But since my dad’s replacement hired a hotshot consultant to revive our “dying” church, things aren’t working out as planned. And now this “consultant” says I’m in need of a little reviving myself. Just who does this Maddox McCray think he is? With his curly hair that could use a good clipping, tattoo that he makes no attempt to hide, and black leather pants, the man is downright dangerous. In fact, all that’s missing is a motorcycle. Or so I thought… But if he thinks he’s going to take me for a ride on that 1298 cc, 16-valve, in-line 4-cylinder machine, he can think again. Harriet Bisset is a reformed woman and she’s going to stay that way. Even if it kills me!

That’s Harriet, and was she a delight to write! Well, mostly. It took four revisions to get the proposal right. At one point, my poor editor even asked if I’d like to set Harriet aside and work on something else. You see, as originally plotted, SPLITTING HARRIET was heavy on church politics and light on humor and romance. And this is chick lit. Though I’m still growing out the patches of hair I pulled, according to readers, I hit on the right balance between a girl, a guy, a Jelly Belly addiction, church growth, the acceptance of God’s forgiveness, and humor. I believe that is what made Harriet’s story stand out.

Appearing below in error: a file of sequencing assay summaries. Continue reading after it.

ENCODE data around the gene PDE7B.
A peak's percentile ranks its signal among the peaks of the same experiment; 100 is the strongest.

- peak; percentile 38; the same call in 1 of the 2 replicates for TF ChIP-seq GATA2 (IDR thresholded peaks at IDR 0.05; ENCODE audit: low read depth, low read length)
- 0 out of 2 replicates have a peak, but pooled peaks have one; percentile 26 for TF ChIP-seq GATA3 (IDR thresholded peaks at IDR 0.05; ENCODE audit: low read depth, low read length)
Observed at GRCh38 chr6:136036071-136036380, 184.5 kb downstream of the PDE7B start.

SPLITTING HARRIET is my tenth published novel. My first seven books (1994-2001) were medieval romances written for the secular market. Though I believe I handled the requisite love scenes tastefully in those first books, I am so blessed to now be writing in the inspirational market. FAKING GRACE, available this August from Multnomah, will mark my eleventh book. The twelfth book, PAYING PIPER, is the first in my SOUTHERN DISCOMFORT series, and the deadline is fast approaching…


Now, you can’t have a favorite, can you? That’s like having a favorite child. Okay, not really, but I do like them equally, just in different ways—STEALING ADDA because it was my first inspirational book and featured a medieval romance writer as a heroine (very cathartic); PERFECTING KATE because my heroine has to overcome low self-esteem which I have struggled with like so many women; SPLITTING HARRIET because of my heroine’s difficulty in accepting God’s forgiveness (been there); and FAKING GRACE because we all need grace and to be “real.”